A professor of pediatric dentistry at UIC, she said she moved to University Village five years ago because it's close to work.
Wu said University Village is still evolving as a community. "I would like to see resident activities, like block parties and other social activities for networking with the neighbors," she said.
An estimated 10 percent of buyers have a UIC connection, according to Ted Mazola, principal of New West Realty, sales and marketing arm of University Village.
"Because of the mix of housing types — from lofts to walkup condos to single-family homes — University Village is more like a city neighborhood than just a housing development," Mazola said.
He added that the spread in prices from $250,000 to $1 million has created diversity in buyers. Mazola noted that the price per square foot at University Village is substantially less than some North Side neighborhoods.
The South Campus Development Team that built University Village is a joint venture of Mesirow Stein Real Estate, the Harlem Irving Cos. and New Frontier Cos.
Vince Forgione, project manager for University Village, has been involved with it from the beginning.
"Designing it was a challenge. There were so many moving pieces and they kept moving. But I'm happy with what we created. People like the college town atmosphere and the vibrant street life," said Forgione of New Frontier Real Estate Development Inc.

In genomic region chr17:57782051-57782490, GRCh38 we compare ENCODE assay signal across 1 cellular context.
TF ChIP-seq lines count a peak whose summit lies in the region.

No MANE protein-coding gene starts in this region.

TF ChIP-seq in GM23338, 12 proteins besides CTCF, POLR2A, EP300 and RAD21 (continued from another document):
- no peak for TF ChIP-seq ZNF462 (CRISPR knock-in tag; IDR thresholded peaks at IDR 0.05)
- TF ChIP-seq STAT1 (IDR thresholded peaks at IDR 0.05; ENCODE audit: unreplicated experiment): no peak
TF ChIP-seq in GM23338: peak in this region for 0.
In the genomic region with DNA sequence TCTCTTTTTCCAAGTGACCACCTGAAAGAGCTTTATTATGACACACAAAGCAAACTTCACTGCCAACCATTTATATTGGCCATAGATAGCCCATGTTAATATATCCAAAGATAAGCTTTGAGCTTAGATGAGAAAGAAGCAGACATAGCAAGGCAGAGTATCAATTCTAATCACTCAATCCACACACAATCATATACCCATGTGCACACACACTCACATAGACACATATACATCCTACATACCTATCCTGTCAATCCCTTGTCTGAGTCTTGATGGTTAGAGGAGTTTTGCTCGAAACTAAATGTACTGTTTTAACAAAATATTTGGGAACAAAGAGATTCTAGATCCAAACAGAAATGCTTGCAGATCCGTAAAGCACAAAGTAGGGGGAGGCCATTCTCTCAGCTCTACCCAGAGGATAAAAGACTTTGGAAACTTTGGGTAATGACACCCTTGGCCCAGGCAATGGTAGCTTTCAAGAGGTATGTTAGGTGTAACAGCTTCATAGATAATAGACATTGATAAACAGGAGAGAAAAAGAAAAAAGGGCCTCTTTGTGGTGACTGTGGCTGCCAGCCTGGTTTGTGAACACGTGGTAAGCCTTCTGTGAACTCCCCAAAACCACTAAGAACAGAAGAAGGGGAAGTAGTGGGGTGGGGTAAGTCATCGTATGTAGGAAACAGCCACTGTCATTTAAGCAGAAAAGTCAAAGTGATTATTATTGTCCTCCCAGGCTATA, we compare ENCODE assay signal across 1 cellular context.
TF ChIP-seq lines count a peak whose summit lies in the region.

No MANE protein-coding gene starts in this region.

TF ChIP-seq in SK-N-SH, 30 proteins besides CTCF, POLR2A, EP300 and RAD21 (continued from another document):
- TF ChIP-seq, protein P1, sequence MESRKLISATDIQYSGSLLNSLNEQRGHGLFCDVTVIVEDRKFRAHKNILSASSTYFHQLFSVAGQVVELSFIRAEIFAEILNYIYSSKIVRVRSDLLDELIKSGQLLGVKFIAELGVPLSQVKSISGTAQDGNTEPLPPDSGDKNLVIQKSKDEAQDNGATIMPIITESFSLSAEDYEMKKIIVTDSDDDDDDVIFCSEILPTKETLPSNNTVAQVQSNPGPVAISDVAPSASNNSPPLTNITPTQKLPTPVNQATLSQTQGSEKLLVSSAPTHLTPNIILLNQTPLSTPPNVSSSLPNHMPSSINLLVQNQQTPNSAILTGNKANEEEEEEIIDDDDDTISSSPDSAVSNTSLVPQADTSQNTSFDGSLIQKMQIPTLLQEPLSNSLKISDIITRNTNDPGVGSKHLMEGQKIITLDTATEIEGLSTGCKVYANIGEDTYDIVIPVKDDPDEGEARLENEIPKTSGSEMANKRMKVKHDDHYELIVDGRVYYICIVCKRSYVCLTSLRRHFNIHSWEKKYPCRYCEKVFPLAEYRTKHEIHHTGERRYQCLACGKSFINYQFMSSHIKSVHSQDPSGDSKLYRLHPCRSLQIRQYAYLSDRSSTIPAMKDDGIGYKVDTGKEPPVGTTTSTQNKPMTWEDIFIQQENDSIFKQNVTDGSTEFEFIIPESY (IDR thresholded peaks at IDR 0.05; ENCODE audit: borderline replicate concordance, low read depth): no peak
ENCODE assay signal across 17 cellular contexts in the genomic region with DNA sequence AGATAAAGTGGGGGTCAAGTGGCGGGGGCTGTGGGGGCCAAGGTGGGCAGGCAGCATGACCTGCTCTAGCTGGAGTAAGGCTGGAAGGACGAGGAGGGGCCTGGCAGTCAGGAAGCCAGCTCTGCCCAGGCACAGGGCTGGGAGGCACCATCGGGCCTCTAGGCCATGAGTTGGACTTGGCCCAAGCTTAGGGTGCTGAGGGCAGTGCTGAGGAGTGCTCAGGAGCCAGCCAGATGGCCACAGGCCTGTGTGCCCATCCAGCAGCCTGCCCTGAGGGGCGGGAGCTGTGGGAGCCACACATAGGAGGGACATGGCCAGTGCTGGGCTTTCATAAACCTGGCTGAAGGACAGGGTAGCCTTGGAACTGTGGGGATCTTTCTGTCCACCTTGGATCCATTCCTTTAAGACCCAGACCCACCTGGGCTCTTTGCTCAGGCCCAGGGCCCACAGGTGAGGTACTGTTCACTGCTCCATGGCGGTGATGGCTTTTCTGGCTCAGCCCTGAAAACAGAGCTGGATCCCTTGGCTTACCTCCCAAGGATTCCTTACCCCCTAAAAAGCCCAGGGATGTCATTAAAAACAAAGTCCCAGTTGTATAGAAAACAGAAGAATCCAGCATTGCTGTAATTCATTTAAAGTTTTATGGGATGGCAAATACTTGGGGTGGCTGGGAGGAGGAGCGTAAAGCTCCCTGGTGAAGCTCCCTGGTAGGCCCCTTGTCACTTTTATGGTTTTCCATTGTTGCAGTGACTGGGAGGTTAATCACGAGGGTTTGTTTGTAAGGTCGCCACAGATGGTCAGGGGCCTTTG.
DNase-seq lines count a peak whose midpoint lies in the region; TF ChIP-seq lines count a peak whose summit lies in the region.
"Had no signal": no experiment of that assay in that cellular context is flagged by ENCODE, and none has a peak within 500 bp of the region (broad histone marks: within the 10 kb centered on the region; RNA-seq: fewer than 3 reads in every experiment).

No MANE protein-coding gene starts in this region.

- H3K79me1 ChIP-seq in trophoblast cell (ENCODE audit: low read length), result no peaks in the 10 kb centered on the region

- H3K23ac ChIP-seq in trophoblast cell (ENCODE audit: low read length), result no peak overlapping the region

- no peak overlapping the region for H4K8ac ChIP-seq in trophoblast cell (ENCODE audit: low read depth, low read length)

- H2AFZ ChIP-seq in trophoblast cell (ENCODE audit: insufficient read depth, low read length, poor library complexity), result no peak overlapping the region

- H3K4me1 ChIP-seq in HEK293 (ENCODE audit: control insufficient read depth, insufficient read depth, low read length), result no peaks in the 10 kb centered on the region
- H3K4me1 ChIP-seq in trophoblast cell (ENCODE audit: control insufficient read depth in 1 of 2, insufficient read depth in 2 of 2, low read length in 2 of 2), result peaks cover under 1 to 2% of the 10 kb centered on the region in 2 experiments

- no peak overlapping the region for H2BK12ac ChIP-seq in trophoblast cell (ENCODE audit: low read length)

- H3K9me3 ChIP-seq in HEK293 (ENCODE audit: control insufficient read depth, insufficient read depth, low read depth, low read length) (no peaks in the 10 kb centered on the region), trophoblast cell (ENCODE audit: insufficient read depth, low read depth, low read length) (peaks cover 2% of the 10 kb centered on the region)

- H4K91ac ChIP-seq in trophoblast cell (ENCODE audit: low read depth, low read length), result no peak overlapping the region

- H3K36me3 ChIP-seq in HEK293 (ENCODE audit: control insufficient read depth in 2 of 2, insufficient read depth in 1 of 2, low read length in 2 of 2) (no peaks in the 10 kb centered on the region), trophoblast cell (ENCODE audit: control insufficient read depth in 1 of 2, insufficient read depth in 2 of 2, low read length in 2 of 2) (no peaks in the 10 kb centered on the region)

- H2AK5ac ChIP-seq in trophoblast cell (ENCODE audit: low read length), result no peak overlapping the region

He added that University Village helped anchor the neighborhood for the university and also has generated capital for university development.
Projected to be completed in 2008, it took an additional two years because of the economy. While all residences have been built, four remain to be sold. They include one single-family home and three town houses in the Ivy Hall section of University Village, east of Halsted.
The 4,299-square-foot, four-bedroom single-family home is priced at $1.3 million, while the two-bedroom town houses range from $544,900 to $825,000 with 2,148 to 3,001 square feet.
Michael Landek, associate chancellor for student affairs at UIC, described University Village as a "bridge between the campus and the surrounding city. It was branded as University Village and actually has acquired an identity unto itself.
"We have some great neighbors at University Village."
While the 26,000 UIC students and residents coexist peacefully, "we have had some disciplinary problems with students, but they have been minimal. The university police have helped in some responses," Landek said.
He added that the university's investment in the South Campus redevelopment project was almost $345 million.
That includes the 3,000-seat UIC Forum at the corner of Halsted and Roosevelt. Landek noted that historic photos of the Maxwell Street Market can be viewed in the lobby of the UIC Forum.
Preservationist Lavicka said he spent a year of his life trying to save historic Maxwell Street structures. "We were able to save 11 facades and four buildings. That wasn't a great solution, but that's the way life is."